American Society of Addiction Medicine (ASAM): This public health nonprofit organization represents 6,000 members in addiction and substance abuse medicine. ASAM plays the roles of educator, advocate for the improvement of treatment, research, and prevention.

Association of State and Territorial Health Officials (ASTHO): The ASTHO organization represents 100,000+ US health officials. This public health association is dedicated to ensuring optimal health and equity for all Americans.

California Association of Public Health Laboratory Directors: The mission of the CAPHLD is to protect and work to improve the quality of public health initiatives with a focus on laboratory practices. The public health organization offers continuing-education coursework, as well as a platform for networking and job opportunities. This association also coordinates activities related to public health labs.

Government jobs in Public Health are popular career options for students and professionals. The Health and Safety Engineer works in technical fields, with an average salary of $91,410/year. The Health and Safety Engineer has a job outlook of about average, at 5%, and has an entry-level job opportunity with a Bachelor’s degree.

While there are some anomalies, Public health jobs have a job outlook of 14%, faster than the average growth. The Bureau of Labor Statistics projects 1.9 million jobs in healthcare with an average of $68,190/year median wages. Jobs in the field of public health include Audiologists, with a median of $77,600/year, as well as Chiropractors at $70,340 median, and dentists at $159,200. 

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What is the Role of Government in Public Health Care?

The role of government in Public Health care is complicated by issues of legislation, funding, and standards for quality and excellence. Public Health government agencies often take on the roles of advocacy, education, and behavior modification to improve and promote a healthy and vibrant lifestyle in communities across the US.

Federal Public Health agencies are on the front lines of public health services. Their role is to assess health situations, protect and improve health and wellness, and ensure healthy communities. So, when you search for “Public Health agencies near me,” the government Public Health resources should be self-evident. Federal Public Health agencies deliver services while evaluating and monitoring the situation. The goal is (or should be) to improve the quality and accessibility of healthcare.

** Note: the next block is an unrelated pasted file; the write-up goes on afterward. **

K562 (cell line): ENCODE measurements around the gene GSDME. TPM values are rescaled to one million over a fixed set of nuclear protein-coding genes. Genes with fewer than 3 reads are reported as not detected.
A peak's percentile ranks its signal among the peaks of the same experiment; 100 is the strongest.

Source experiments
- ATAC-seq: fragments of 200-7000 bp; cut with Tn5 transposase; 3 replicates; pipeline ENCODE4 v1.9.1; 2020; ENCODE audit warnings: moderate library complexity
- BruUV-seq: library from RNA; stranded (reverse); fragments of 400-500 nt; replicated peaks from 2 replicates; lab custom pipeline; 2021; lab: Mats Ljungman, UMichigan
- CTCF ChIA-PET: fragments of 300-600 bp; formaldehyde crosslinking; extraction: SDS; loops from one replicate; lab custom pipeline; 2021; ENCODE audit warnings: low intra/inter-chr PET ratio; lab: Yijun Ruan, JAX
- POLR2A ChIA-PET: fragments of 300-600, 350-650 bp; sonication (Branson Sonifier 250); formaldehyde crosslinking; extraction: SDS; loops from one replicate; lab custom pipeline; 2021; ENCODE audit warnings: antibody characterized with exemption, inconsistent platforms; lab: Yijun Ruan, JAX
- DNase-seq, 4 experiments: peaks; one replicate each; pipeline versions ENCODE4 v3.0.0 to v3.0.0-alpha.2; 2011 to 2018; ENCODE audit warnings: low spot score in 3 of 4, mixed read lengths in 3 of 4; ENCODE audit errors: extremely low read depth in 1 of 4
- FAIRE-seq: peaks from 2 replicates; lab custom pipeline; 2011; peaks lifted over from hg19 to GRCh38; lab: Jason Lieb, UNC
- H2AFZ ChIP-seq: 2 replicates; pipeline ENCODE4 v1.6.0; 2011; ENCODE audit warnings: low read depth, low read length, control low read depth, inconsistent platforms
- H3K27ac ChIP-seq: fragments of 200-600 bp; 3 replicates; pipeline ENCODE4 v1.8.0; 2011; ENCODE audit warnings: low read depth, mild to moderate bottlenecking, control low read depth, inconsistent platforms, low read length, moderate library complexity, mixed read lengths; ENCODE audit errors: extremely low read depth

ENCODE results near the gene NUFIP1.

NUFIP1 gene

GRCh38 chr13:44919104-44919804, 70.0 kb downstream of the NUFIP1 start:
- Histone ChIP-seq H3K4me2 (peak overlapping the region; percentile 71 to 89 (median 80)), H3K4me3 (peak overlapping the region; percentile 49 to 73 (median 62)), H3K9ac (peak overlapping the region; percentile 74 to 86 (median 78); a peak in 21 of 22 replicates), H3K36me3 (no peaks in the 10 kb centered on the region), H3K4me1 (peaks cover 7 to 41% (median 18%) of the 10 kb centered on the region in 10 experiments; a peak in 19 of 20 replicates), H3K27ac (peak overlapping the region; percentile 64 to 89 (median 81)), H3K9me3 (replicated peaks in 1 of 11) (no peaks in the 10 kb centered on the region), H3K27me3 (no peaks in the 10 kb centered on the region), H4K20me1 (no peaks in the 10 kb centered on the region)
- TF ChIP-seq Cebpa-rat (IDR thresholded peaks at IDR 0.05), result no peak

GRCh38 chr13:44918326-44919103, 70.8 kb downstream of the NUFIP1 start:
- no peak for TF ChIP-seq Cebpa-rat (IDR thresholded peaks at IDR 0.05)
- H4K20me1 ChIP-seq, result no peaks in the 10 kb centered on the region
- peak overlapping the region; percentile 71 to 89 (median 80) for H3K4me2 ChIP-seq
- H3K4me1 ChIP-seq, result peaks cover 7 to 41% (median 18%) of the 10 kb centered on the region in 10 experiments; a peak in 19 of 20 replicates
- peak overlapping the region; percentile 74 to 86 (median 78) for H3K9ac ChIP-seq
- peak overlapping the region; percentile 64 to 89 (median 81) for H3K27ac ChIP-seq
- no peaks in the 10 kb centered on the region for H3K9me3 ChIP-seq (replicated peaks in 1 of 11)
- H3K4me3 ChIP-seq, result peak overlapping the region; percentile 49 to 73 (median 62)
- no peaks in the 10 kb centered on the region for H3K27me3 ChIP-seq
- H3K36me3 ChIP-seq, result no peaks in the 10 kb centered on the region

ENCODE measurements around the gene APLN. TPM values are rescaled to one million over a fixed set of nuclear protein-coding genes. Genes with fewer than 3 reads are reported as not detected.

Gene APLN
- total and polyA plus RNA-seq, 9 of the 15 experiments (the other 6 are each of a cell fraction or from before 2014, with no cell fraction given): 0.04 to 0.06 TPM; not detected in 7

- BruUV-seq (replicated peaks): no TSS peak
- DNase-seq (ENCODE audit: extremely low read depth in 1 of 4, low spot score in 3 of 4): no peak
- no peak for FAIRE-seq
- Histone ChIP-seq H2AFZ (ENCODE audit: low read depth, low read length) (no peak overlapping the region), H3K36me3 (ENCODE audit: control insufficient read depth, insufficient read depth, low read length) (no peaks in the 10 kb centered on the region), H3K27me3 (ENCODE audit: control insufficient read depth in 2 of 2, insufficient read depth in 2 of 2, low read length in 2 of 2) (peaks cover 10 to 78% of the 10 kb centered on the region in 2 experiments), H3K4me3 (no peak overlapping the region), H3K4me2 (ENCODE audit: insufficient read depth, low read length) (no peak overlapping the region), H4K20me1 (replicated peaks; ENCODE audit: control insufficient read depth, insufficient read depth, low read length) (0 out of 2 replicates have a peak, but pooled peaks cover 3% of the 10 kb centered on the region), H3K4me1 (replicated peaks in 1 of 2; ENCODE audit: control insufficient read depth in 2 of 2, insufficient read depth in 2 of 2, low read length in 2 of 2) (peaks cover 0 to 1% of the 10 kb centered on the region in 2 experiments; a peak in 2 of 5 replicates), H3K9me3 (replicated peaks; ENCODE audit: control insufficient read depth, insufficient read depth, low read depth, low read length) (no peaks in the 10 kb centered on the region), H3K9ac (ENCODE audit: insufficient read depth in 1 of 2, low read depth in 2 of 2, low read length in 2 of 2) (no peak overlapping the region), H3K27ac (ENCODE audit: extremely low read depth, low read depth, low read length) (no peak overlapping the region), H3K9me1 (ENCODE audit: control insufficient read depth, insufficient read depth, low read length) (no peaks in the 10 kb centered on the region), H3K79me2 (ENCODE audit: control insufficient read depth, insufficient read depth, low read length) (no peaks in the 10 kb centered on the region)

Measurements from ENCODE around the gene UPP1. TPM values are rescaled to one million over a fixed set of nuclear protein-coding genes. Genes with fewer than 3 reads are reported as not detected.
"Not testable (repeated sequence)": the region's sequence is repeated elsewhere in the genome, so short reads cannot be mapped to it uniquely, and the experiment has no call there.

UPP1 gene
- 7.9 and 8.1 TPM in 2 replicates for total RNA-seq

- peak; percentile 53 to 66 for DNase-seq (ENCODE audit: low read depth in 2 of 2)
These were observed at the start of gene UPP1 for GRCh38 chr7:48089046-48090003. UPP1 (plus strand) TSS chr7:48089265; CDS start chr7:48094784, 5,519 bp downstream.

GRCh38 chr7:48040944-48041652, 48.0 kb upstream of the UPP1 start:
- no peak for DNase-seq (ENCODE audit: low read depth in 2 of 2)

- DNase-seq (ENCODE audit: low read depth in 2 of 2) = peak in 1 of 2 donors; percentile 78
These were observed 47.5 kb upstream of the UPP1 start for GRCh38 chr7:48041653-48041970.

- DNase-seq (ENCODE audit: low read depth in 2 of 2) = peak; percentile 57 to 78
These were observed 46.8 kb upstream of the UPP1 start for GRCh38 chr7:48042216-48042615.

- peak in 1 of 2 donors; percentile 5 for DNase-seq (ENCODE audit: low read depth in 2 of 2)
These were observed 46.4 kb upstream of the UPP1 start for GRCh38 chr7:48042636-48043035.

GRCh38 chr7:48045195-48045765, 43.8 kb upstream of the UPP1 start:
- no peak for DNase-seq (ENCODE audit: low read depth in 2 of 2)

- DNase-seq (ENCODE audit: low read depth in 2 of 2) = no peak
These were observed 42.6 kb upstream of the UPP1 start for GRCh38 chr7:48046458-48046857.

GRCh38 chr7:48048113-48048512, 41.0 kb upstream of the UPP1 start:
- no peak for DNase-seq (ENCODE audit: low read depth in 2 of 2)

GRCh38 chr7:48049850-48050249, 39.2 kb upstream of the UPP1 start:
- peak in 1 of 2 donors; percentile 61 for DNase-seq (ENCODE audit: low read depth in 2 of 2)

The list of federal Public Health agencies is a virtual who’s who of important advocacy groups. These government Public Health agencies were established to make a difference in the lives of individuals and communities. The research, educational resources, and other programmatic elements work to improve the quality and reliability of treatment while helping to facilitate better understanding.

The top government Public Health organizations include agencies like the Administration for Children and Families (ACF), the Administration on Aging (AoA), the Agency for Healthcare Research and Quality (AHRQ), the Agency for Toxic Substances and Disease Registry (ATSDR), the Food and Drug Administration (FDA), and the Health Resources and Services Administration (HRSA).

Who are the Public Health Leaders?

Public Health leaders in influential in the spheres of public health, wellness, and often advocacy. They have the skills and background to understand and clearly articulate the current and evolving situation in healthcare. Leaders in Public Health head up the major healthcare organizations. They demonstrate their leadership in Public Health by understanding, communicating, and driving the change they want to see in the world of public health. Here are a few key leaders in Public Health.  

MPHOnline has also listed the most important public health influencers on social media.

Charles “Chip” Lyons, President and CEO of the Elizabeth Glaser Pediatric AIDS Foundation, was appointed the United States Alternate Representative to the Executive Board on the United Nations Children’s Fund (UNICEF). He developed and managed public health programs for global organizations like the Bill and Melinda Gates Foundation, the Human Rights Watch Health, the Human Rights Advisory Committee, and the Global Alliance for Vaccines and Immunization (GAVI). His work has been instrumental and important not only for public health issues but also for global poverty reduction.

Rick Pollack, President and CEO, American Hospital Association (Chicago), started out as a legislative assistant in 1976, but his career has gravitated toward public health. He first worked with the American Nurses Association and then he joined the American Hospital Association in 1982. He served as associate director, vice president, deputy director, and then executive vice president. Over the years, Pollack has frequently been cited as a prominent expert and advocate in public health. He is a leader and proponent for expanded healthcare.